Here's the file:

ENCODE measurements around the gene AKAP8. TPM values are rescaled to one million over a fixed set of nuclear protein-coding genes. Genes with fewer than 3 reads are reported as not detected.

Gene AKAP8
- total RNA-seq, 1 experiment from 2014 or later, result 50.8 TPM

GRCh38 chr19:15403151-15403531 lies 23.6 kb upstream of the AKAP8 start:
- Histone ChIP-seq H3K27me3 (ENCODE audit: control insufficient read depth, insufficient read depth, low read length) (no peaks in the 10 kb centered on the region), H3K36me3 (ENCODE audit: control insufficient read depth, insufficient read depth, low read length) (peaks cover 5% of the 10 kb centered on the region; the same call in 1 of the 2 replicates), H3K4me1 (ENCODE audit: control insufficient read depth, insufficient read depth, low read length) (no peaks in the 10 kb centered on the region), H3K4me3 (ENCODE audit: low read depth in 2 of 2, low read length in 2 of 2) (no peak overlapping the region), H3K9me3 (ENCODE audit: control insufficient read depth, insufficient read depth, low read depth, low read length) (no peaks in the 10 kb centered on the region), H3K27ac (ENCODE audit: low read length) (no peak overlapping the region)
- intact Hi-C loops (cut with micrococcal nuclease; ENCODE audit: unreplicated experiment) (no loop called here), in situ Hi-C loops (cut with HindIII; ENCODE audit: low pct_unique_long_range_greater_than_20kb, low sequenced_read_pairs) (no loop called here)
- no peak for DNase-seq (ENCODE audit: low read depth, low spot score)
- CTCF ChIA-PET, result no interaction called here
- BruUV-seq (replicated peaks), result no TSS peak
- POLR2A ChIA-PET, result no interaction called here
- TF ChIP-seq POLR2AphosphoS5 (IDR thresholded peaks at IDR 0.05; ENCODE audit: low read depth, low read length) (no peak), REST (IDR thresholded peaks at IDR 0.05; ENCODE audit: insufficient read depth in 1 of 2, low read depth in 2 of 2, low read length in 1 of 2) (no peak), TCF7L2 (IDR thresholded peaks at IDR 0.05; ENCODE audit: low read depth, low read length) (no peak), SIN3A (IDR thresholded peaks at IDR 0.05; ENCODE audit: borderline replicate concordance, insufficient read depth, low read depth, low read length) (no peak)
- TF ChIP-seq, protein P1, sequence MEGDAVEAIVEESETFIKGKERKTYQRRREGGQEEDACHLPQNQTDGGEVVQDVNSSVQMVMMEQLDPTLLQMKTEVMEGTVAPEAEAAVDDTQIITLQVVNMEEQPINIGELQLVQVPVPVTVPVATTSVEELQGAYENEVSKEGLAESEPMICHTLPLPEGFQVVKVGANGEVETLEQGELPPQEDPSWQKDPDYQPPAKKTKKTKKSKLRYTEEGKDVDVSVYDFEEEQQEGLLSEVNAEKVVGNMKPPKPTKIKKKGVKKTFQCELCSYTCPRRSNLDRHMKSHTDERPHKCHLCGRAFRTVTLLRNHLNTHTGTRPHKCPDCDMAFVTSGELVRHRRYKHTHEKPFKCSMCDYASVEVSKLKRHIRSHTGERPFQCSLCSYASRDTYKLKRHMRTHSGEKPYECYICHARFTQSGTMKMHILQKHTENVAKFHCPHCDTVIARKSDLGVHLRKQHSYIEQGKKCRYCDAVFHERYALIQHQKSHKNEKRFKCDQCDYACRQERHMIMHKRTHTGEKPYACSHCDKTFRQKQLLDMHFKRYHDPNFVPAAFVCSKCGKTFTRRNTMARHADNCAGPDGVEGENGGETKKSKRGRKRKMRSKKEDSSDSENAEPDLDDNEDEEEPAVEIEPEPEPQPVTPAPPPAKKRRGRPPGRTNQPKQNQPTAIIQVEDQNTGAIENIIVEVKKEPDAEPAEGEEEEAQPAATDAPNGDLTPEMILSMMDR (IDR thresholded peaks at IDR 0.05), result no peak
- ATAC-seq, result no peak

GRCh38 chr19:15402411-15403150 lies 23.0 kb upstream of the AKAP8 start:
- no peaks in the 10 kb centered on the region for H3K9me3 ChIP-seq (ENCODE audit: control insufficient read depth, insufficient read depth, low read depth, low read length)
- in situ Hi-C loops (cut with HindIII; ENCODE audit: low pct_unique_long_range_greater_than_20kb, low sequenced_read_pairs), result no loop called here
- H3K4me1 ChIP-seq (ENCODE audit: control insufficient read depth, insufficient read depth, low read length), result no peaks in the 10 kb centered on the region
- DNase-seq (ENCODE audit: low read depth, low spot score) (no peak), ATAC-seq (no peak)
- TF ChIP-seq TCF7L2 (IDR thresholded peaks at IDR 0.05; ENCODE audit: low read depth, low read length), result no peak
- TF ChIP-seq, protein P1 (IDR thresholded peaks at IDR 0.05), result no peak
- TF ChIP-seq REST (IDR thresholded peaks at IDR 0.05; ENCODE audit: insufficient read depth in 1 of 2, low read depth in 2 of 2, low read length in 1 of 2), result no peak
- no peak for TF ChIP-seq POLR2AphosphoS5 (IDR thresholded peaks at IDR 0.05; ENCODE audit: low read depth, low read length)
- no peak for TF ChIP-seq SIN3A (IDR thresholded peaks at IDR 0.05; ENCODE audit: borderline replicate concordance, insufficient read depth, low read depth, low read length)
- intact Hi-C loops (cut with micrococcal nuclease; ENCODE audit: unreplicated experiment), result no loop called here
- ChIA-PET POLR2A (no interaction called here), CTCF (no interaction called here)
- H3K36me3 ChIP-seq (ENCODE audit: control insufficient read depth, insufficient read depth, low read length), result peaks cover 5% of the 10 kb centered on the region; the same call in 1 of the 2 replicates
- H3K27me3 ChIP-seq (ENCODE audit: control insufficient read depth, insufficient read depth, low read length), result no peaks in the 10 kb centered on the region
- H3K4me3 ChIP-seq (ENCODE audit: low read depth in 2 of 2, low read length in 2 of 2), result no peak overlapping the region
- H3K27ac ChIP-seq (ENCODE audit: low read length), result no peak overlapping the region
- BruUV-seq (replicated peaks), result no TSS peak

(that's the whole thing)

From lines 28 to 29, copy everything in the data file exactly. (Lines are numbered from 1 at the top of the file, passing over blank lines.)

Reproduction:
- H3K4me3 ChIP-seq (ENCODE audit: low read depth in 2 of 2, low read length in 2 of 2), result no peak overlapping the region
- H3K27ac ChIP-seq (ENCODE audit: low read length), result no peak overlapping the region